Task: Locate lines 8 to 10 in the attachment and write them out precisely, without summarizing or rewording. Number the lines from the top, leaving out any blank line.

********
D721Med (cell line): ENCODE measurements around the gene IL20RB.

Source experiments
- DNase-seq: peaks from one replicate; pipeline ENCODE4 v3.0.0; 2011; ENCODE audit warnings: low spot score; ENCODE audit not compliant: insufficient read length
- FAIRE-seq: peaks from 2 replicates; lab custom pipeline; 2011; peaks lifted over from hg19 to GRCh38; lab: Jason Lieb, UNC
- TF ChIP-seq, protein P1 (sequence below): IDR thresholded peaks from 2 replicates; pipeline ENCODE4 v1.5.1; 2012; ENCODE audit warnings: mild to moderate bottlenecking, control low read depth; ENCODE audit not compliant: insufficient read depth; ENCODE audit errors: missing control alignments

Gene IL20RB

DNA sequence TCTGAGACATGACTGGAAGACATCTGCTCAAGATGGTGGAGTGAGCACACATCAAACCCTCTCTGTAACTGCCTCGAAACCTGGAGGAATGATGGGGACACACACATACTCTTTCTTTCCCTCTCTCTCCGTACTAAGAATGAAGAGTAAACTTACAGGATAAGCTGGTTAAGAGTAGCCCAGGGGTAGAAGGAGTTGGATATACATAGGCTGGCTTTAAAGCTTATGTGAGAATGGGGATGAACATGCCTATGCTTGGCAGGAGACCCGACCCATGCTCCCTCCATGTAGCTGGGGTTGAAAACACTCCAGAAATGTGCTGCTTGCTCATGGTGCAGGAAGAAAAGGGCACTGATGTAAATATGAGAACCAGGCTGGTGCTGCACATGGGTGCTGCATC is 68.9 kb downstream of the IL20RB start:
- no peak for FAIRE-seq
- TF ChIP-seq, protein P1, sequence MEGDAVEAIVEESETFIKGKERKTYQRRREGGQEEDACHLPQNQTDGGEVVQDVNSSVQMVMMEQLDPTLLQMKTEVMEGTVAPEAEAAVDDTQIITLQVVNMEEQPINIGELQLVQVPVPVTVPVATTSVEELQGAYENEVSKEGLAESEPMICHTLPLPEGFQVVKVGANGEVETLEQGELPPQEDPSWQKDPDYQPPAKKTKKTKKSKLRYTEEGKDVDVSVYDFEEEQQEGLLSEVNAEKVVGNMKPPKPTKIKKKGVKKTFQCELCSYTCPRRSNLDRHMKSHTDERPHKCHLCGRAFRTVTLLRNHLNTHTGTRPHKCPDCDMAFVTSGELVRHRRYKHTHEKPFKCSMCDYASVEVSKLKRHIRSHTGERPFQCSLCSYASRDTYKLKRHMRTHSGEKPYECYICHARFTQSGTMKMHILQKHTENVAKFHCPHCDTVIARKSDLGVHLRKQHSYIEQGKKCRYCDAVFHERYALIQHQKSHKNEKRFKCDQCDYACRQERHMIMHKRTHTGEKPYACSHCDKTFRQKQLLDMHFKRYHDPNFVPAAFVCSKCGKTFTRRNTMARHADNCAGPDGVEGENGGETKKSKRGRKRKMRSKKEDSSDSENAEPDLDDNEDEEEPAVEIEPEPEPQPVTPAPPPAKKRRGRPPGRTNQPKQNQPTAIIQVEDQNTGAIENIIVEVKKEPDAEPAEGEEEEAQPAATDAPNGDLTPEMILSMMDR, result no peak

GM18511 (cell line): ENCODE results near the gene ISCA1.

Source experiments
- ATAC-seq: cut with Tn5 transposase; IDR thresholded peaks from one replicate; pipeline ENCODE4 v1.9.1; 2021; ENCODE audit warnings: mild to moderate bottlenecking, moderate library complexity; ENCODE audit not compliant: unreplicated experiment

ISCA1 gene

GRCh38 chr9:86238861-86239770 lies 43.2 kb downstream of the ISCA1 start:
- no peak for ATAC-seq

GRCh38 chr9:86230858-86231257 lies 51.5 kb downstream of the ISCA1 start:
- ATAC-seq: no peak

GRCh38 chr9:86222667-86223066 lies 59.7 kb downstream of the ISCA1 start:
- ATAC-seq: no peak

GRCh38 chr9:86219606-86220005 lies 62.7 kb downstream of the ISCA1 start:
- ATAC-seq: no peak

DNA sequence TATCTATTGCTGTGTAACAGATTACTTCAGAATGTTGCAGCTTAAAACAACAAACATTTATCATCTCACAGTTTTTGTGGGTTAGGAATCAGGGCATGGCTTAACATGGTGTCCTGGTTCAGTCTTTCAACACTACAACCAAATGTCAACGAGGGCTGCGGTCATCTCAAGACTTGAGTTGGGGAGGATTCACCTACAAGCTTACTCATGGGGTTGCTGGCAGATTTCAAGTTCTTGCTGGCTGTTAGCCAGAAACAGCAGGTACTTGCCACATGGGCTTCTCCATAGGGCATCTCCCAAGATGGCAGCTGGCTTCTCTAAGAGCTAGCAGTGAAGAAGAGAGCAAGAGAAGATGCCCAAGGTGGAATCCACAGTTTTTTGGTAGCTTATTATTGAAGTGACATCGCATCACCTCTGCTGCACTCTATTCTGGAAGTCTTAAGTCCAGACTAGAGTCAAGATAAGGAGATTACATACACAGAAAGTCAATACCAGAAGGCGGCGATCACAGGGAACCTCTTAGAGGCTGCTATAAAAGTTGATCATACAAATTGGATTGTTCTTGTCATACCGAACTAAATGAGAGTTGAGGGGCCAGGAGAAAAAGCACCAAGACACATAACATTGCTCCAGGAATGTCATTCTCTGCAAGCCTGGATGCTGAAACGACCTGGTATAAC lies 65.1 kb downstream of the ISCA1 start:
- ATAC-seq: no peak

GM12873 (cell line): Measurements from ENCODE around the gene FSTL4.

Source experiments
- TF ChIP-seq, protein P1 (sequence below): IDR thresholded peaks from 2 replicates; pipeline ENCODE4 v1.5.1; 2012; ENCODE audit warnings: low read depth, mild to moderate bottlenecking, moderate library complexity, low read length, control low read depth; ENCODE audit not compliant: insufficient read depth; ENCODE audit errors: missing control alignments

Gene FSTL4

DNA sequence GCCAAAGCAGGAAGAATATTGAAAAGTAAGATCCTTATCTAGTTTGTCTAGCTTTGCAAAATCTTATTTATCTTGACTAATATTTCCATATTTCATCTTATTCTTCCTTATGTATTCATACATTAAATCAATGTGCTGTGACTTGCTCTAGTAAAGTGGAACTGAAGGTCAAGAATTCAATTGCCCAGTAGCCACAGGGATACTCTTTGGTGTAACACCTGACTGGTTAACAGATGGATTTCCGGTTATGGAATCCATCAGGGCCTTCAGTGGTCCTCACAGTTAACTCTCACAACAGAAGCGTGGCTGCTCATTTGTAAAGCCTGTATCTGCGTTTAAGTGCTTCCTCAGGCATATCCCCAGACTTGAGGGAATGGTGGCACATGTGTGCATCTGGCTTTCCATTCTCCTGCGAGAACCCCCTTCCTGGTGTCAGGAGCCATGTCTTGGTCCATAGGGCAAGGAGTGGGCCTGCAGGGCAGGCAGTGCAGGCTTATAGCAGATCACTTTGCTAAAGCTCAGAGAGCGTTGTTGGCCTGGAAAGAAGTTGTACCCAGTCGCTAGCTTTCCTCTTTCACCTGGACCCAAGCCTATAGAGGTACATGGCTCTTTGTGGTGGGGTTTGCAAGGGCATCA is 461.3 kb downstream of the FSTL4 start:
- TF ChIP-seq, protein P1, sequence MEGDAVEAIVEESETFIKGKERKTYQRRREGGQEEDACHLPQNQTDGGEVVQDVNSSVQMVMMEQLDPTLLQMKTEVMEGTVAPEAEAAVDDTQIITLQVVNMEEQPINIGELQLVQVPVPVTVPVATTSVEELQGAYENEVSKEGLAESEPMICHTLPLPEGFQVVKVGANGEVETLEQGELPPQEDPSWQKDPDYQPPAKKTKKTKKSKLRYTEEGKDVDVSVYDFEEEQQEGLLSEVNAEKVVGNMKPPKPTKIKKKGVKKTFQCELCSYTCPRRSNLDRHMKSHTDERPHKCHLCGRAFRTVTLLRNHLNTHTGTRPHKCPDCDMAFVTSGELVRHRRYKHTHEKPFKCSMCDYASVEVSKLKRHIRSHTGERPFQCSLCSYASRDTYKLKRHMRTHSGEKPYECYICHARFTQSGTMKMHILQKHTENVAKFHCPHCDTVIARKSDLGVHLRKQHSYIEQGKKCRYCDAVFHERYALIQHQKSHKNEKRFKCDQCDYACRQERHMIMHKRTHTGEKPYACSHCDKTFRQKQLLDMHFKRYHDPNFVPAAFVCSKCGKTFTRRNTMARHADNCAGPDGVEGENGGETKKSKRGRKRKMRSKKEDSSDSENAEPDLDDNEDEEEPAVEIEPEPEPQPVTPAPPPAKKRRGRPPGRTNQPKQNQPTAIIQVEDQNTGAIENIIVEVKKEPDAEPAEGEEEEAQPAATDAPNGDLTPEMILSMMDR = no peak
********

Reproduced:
- no peak for FAIRE-seq
- TF ChIP-seq, protein P1, sequence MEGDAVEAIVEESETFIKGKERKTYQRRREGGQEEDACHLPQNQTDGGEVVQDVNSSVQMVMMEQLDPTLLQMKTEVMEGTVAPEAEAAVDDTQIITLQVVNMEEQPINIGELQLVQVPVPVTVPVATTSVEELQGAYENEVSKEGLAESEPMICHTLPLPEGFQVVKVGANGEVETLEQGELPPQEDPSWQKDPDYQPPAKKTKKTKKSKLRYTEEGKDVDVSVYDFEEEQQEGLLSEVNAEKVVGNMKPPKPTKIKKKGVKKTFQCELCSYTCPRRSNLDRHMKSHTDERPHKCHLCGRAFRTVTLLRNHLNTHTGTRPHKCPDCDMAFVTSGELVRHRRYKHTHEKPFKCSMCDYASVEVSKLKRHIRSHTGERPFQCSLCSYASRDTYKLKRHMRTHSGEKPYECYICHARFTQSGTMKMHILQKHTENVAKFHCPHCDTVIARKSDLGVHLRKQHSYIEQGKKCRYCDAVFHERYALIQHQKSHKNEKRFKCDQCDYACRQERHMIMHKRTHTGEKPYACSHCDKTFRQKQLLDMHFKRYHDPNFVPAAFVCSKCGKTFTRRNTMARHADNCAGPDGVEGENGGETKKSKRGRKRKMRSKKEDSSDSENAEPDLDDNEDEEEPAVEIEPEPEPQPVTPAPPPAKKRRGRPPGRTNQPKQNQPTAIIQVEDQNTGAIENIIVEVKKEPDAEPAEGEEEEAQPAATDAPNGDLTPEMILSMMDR, result no peak

GM18511 (cell line): ENCODE results near the gene ISCA1.